Family Photos
Kelly Charging-Hatlen, Baby Cash’s mother, visits him at the Sanford Children's Pediatric Intensive Care Unit in Fargo, North Dakota – a Haunted Forest helps raise money to pay medical bills

Backyard Haunted Forest Benefits Child with Rare Condition

Cary Rosenbaum

A backyard haunting called “Cash’s Haunted Forest,” which attracted more than 1,700 people this past October on the Turtle Mountain Indian Reservation, has used ‘jump-scares’ to raise money for a hospitalized toddler suffering from a rare throat condition.

The toddler’s name is Cash Hatlen, a three-year-old boy of Three Affiliated Tribal descent that has been diagnosed with laryngomalacia and cerebral palsy. Hatlen, who nearly died in 2012 when his throat collapsed, has spent most of his life in intensive care, where a ventilator allows him to breathe. He will turn four on May 3 and has never received a haircut, because his mother, Kelly Charging-Hatlen wants him to be connected to his native identity.

Cash Hatlen’s godmother, Stephanie “Snuzzy” Laducer, 43, owns the 5.5-acre parcel of land used for the Halloween-themed event on the 6x 12 mile Turtle Mountain Indian Reservation in Belcourt, North Dakota.

In the fall of 2012, she decided to host a fundraising event for her best friend of 21 years, Kelly Charging-Hatlen, Cash’s mother, who was living in Minneapolis so she could be with her then one-month old son, who was in pediatric intensive care at a children’s hospital. Her husband, Dave Hatlen, and two children were back in Fargo.

Along with fellow Turtle Mountain Community Elementary teacher Tasha Marcellais, Laducer came up with a plan in the fall of 2012 to raise money by transforming her backyard with Halloween decor, and requesting a donation to enter.

“I jokingly suggested it to Tasha, and she said ‘Let’s do it,’” Laducer said. “I wanted to do something to help her, whether it was spiritually, mentally or better yet, financially.”

Different ideas crossed her mind, she said, “but I wanted to do something all my students could participate in.”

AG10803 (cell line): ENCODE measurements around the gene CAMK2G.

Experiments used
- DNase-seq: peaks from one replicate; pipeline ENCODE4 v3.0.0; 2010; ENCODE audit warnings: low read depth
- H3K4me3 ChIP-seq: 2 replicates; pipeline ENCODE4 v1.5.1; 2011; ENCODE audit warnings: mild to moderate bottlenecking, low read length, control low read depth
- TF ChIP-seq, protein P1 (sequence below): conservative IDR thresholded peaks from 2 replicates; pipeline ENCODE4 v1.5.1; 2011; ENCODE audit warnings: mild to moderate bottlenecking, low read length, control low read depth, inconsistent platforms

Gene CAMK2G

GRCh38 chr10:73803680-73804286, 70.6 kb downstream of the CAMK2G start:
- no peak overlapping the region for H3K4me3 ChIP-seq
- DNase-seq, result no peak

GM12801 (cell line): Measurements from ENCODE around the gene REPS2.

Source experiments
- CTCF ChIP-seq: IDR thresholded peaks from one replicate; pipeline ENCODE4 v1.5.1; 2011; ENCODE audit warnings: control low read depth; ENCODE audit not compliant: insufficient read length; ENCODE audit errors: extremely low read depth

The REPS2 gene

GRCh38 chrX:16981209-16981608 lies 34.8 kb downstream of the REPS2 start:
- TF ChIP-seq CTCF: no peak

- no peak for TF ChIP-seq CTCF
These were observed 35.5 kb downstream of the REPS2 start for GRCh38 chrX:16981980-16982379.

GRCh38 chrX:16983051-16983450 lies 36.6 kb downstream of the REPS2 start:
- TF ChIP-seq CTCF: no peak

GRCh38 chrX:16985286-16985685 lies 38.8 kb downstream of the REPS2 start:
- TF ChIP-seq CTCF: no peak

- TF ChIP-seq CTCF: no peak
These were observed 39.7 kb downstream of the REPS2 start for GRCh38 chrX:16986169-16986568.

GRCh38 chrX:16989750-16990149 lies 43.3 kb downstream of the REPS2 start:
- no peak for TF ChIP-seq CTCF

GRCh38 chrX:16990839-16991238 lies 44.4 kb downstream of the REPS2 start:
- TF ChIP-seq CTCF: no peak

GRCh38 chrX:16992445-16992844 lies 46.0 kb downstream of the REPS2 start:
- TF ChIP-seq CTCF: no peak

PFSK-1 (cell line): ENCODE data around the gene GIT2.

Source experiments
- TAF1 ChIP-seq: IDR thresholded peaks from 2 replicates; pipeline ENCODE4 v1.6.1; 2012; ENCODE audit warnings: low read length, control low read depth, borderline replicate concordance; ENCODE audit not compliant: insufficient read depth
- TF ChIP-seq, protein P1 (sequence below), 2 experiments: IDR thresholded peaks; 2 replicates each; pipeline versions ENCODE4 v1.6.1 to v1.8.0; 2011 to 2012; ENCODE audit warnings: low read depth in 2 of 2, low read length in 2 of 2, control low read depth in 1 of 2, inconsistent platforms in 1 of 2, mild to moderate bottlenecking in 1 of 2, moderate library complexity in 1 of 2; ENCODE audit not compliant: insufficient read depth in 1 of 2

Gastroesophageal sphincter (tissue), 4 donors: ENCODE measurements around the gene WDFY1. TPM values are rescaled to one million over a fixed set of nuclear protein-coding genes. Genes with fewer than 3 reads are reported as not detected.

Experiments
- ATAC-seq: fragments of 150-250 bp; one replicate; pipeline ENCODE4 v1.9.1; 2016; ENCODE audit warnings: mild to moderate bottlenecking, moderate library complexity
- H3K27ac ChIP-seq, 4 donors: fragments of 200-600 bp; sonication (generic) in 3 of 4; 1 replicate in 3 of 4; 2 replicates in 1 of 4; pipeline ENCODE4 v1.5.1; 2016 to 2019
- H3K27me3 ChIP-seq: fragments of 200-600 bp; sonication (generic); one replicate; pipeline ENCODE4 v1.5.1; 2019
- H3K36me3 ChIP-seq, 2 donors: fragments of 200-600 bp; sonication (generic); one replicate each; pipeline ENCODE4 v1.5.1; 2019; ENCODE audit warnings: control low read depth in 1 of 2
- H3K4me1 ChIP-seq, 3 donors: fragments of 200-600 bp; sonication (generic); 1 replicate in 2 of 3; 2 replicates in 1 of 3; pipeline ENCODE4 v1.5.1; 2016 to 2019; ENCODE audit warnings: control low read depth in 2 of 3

Since starting the event, Laducer estimates she has raised more than $20,000 to help sick children from her reservation, with Cash receiving 25 percent.

One of her favorite donations was a license plate especially for Cash signed by several Minnesota Vikings, including star running back Adrian Peterson.

Cash currently resides in the Pediatric Intensive Care Unit at Sanford Children’s Hospital in Fargo and needs six nurses in order to return home, where he will require consistent 24-hour nursing to ensure the best care for Cash, Charging-Hatlen said.

“We’ve have the nurses in line, we have for months,” she said. “Except we need one more nurse. It’s been devastating to be so close.”

This past October’s fundraiser directed customers into an asylum-themed 17-station gauntlet, charging $5. Laducer and Marcellais coined the terms “From King to Craven, You’ll be in San Haven,” and asked volunteers to act out characters from Stephen King novels and Wes Craven movies.

Though they received some criticism for an asylum theme, the organizers say they look at it from a different perspective.

“As scary as those characters are, it's a form of prayer,” Marcellais, a 39-year-old kindergarten teacher said. “They're working for the good.”

Since its inception in 2012, the event has expanded to support three more children suffering various other conditions: Harley Meinhardt, 10, is a two-time cancer survivor; Eliana Jo Belgarde, a one-year-old born with Apert syndrome; and Reece Laducer, 3, who experiences several seizures a day and is awaiting diagnosis.

The dozens of volunteers stay in character despite October weather as low as 17 degrees

“Nobody complains because I tell them there are four other children who are going through worse than what we’re feeling out here,” Laducer said.

Last year, Cash’s mother, Kelly Charging-Hatlen attended the haunted forest for the first time and found herself emotional after seeing all the support.

“It was jaw-dropping,” she said, pausing. “People like that, those are our heroes.”

Laducer says her godson Cash, is her source for inspiration. “He has brought so many miracles and humbling experiences. You don’t know how much you should value your own life and health.“I call him ‘Ogitchidaa,’ which means warrior (in Chippewa),” she said.

“Children like Cash fight to live every day,” Laducer said.

A tentative theme for next year’s event, which will seek to gain non-profit status to attract more donations, is “Haunted fairytales.” Laducer wants to start the event sooner the allow for more children to participate before sunset.

For more information on Cash’s Haunted forest, go to


You need to be logged in in order to post comments
Please use the log in option at the bottom of this page